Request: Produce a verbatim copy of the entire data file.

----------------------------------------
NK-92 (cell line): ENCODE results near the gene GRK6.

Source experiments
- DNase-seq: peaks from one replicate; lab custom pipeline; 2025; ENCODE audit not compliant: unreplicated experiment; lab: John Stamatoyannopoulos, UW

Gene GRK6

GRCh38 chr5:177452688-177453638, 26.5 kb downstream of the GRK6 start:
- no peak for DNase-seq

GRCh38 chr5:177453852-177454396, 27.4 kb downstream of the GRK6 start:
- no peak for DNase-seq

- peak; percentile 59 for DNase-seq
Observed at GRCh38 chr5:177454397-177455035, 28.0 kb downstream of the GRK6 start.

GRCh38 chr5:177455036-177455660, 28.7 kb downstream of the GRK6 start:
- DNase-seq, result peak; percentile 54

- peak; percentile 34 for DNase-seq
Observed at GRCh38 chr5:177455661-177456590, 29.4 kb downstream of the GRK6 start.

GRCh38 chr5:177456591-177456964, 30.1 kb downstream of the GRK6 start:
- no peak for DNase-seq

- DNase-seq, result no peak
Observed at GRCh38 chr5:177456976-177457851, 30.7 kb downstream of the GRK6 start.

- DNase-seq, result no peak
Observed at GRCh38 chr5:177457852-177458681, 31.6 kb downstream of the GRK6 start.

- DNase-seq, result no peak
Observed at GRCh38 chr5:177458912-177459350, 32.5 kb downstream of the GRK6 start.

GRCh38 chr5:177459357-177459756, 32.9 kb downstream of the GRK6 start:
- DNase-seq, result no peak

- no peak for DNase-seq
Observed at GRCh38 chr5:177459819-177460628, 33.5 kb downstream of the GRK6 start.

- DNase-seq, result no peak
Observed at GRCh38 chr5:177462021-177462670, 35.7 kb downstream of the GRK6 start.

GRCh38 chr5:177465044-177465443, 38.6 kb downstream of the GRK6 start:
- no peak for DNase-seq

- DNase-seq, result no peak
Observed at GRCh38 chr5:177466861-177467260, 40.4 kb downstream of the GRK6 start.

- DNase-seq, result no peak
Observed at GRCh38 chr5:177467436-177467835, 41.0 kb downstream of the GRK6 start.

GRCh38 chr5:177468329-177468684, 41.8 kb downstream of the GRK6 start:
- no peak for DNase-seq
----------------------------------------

NK-92 (cell line): ENCODE results near the gene GRK6.

Source experiments
- DNase-seq: peaks from one replicate; lab custom pipeline; 2025; ENCODE audit not compliant: unreplicated experiment; lab: John Stamatoyannopoulos, UW

Gene GRK6

GRCh38 chr5:177452688-177453638, 26.5 kb downstream of the GRK6 start:
- no peak for DNase-seq

GRCh38 chr5:177453852-177454396, 27.4 kb downstream of the GRK6 start:
- no peak for DNase-seq

- peak; percentile 59 for DNase-seq
Observed at GRCh38 chr5:177454397-177455035, 28.0 kb downstream of the GRK6 start.

GRCh38 chr5:177455036-177455660, 28.7 kb downstream of the GRK6 start:
- DNase-seq, result peak; percentile 54

- peak; percentile 34 for DNase-seq
Observed at GRCh38 chr5:177455661-177456590, 29.4 kb downstream of the GRK6 start.

GRCh38 chr5:177456591-177456964, 30.1 kb downstream of the GRK6 start:
- no peak for DNase-seq

- DNase-seq, result no peak
Observed at GRCh38 chr5:177456976-177457851, 30.7 kb downstream of the GRK6 start.

- DNase-seq, result no peak
Observed at GRCh38 chr5:177457852-177458681, 31.6 kb downstream of the GRK6 start.

- DNase-seq, result no peak
Observed at GRCh38 chr5:177458912-177459350, 32.5 kb downstream of the GRK6 start.

GRCh38 chr5:177459357-177459756, 32.9 kb downstream of the GRK6 start:
- DNase-seq, result no peak

- no peak for DNase-seq
Observed at GRCh38 chr5:177459819-177460628, 33.5 kb downstream of the GRK6 start.

- DNase-seq, result no peak
Observed at GRCh38 chr5:177462021-177462670, 35.7 kb downstream of the GRK6 start.

GRCh38 chr5:177465044-177465443, 38.6 kb downstream of the GRK6 start:
- no peak for DNase-seq

- DNase-seq, result no peak
Observed at GRCh38 chr5:177466861-177467260, 40.4 kb downstream of the GRK6 start.

- DNase-seq, result no peak
Observed at GRCh38 chr5:177467436-177467835, 41.0 kb downstream of the GRK6 start.

GRCh38 chr5:177468329-177468684, 41.8 kb downstream of the GRK6 start:
- no peak for DNase-seq